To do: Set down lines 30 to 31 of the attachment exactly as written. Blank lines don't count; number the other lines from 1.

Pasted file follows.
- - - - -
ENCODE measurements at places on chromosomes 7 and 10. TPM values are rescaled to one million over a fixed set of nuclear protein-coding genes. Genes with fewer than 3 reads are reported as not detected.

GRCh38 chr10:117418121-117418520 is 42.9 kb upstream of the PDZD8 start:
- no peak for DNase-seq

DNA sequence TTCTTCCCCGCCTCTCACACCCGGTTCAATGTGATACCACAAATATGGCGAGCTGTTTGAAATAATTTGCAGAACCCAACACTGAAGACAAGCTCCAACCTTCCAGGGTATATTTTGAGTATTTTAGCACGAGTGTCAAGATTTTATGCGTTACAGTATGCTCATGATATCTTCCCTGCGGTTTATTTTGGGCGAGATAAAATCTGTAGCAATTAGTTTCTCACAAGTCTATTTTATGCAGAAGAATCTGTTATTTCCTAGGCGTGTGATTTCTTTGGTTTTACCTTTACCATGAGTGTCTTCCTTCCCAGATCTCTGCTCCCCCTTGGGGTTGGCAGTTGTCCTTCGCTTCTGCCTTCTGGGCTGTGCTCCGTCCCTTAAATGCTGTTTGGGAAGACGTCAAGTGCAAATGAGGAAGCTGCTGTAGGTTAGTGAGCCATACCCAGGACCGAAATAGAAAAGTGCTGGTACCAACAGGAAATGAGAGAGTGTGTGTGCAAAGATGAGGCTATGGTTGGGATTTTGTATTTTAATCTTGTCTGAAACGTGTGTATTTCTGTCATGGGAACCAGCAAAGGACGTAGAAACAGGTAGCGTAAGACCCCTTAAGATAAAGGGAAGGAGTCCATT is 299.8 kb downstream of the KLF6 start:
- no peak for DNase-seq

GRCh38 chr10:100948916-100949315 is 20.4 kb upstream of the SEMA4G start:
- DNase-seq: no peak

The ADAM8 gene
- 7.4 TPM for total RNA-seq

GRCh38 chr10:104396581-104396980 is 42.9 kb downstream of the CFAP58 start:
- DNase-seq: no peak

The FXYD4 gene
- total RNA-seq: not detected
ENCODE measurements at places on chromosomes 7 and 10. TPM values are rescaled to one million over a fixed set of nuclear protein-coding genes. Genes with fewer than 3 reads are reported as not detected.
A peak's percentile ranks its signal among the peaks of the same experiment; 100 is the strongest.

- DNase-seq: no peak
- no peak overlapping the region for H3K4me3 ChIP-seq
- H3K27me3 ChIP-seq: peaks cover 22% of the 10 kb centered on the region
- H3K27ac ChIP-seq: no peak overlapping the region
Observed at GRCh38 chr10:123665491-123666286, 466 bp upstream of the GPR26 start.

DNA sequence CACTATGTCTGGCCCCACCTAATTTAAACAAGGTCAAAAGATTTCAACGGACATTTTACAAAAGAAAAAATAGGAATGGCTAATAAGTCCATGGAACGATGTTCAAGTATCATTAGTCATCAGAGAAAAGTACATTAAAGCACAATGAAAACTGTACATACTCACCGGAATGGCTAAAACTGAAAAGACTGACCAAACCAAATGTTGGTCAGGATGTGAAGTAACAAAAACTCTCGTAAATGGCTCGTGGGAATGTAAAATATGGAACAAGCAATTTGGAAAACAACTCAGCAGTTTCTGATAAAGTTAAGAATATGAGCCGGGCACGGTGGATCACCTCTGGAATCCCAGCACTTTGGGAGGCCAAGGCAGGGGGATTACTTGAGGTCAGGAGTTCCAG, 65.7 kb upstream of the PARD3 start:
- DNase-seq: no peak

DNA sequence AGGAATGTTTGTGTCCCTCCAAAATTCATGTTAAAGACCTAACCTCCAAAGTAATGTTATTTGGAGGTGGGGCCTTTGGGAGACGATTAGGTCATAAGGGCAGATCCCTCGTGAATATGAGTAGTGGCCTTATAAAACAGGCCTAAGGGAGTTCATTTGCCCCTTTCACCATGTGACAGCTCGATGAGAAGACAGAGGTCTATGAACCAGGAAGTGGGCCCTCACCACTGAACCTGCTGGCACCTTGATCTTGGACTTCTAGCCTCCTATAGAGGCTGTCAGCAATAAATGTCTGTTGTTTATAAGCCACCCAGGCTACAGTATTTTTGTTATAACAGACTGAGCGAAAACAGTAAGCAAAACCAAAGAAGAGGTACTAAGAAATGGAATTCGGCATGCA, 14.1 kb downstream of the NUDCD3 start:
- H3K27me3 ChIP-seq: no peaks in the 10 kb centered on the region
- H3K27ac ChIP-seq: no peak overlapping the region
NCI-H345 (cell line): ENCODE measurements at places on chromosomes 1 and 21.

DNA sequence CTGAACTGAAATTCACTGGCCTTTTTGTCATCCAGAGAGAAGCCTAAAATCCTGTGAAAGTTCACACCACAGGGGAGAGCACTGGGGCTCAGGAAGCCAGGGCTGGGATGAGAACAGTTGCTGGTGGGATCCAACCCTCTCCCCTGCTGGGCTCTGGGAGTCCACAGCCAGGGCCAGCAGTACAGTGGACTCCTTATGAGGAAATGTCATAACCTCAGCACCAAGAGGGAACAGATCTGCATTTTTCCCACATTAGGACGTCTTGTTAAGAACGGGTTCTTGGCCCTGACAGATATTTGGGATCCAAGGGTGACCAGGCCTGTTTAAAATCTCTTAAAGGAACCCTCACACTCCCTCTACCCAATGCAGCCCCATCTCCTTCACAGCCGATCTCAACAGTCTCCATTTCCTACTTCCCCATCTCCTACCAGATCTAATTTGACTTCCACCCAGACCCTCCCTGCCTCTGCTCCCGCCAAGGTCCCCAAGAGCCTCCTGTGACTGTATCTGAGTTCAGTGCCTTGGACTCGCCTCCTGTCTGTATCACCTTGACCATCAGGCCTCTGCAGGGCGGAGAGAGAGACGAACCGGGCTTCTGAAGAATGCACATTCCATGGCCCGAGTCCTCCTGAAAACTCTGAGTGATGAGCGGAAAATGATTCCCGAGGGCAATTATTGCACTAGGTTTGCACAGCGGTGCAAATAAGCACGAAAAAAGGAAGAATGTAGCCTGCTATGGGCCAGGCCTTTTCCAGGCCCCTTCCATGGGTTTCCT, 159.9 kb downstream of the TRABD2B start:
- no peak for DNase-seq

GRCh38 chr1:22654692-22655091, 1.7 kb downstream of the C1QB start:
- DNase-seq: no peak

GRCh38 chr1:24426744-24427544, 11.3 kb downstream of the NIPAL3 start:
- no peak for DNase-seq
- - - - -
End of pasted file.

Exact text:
- DNase-seq: no peak

GRCh38 chr1:24426744-24427544, 11.3 kb downstream of the NIPAL3 start: